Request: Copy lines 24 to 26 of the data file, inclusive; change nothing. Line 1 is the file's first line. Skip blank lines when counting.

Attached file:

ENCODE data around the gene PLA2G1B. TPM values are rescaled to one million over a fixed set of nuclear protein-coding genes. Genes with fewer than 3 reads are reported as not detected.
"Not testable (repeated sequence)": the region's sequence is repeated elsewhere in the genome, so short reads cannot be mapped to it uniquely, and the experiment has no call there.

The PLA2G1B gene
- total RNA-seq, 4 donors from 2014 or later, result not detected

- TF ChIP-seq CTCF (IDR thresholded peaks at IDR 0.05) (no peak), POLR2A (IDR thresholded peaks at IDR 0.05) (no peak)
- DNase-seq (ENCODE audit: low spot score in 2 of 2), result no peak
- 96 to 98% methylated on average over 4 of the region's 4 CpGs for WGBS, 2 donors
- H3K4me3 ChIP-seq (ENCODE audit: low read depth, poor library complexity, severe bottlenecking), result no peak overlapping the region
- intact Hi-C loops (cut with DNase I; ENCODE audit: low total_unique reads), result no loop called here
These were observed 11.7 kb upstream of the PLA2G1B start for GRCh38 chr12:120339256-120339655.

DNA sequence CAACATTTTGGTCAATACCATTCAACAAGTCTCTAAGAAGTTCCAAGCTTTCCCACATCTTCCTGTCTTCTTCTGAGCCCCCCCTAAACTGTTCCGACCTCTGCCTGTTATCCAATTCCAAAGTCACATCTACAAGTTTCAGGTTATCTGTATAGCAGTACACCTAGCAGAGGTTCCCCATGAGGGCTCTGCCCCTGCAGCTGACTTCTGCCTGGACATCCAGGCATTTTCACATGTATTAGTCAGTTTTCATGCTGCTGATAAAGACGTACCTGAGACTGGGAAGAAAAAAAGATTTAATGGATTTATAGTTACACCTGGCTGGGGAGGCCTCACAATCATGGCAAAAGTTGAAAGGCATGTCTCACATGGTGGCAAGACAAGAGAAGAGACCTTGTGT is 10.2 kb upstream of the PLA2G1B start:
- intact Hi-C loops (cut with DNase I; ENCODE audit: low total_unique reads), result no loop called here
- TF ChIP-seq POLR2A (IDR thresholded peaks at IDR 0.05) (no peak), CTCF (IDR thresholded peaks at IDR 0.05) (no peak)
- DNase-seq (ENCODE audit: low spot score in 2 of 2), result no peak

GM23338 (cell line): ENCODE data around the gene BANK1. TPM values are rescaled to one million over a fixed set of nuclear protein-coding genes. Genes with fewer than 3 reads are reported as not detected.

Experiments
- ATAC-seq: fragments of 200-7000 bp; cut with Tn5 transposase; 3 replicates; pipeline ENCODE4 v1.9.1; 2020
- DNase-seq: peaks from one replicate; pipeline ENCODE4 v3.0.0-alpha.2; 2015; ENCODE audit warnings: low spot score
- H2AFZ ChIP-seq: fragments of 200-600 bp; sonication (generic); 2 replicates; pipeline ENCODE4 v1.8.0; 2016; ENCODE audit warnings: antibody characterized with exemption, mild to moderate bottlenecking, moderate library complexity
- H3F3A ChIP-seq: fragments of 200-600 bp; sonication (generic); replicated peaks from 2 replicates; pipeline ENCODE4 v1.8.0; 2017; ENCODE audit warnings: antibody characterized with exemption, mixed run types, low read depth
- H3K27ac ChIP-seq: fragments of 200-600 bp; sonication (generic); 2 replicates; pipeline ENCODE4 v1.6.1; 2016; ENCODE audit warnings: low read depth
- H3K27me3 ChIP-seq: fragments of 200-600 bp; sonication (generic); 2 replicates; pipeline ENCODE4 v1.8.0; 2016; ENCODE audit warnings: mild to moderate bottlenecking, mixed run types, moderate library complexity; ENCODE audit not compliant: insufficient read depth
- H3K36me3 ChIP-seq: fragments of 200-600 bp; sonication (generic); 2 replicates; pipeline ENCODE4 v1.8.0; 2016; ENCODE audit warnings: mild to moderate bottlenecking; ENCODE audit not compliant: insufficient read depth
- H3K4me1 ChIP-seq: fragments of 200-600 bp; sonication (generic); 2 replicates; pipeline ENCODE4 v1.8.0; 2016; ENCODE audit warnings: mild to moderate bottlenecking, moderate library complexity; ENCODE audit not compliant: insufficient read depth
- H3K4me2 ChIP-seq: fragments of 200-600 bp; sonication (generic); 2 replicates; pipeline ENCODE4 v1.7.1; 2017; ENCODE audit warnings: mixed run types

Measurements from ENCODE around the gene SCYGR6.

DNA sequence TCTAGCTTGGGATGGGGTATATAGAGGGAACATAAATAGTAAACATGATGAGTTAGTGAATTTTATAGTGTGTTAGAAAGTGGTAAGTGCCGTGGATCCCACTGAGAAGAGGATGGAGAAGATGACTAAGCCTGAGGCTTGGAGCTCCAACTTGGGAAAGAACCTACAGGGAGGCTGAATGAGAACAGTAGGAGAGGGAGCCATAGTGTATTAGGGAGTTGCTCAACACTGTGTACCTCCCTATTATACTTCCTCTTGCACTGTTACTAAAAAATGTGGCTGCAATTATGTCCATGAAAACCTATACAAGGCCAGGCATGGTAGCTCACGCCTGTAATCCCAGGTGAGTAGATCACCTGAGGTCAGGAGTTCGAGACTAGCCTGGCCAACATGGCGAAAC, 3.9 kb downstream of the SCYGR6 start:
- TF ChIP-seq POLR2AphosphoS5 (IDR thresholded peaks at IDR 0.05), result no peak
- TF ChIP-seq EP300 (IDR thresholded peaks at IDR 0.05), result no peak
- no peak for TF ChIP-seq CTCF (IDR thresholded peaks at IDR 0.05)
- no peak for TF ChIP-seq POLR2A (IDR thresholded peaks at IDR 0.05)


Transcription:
- H3K4me1 ChIP-seq: fragments of 200-600 bp; sonication (generic); 2 replicates; pipeline ENCODE4 v1.8.0; 2016; ENCODE audit warnings: mild to moderate bottlenecking, moderate library complexity; ENCODE audit not compliant: insufficient read depth
- H3K4me2 ChIP-seq: fragments of 200-600 bp; sonication (generic); 2 replicates; pipeline ENCODE4 v1.7.1; 2017; ENCODE audit warnings: mixed run types

Measurements from ENCODE around the gene SCYGR6.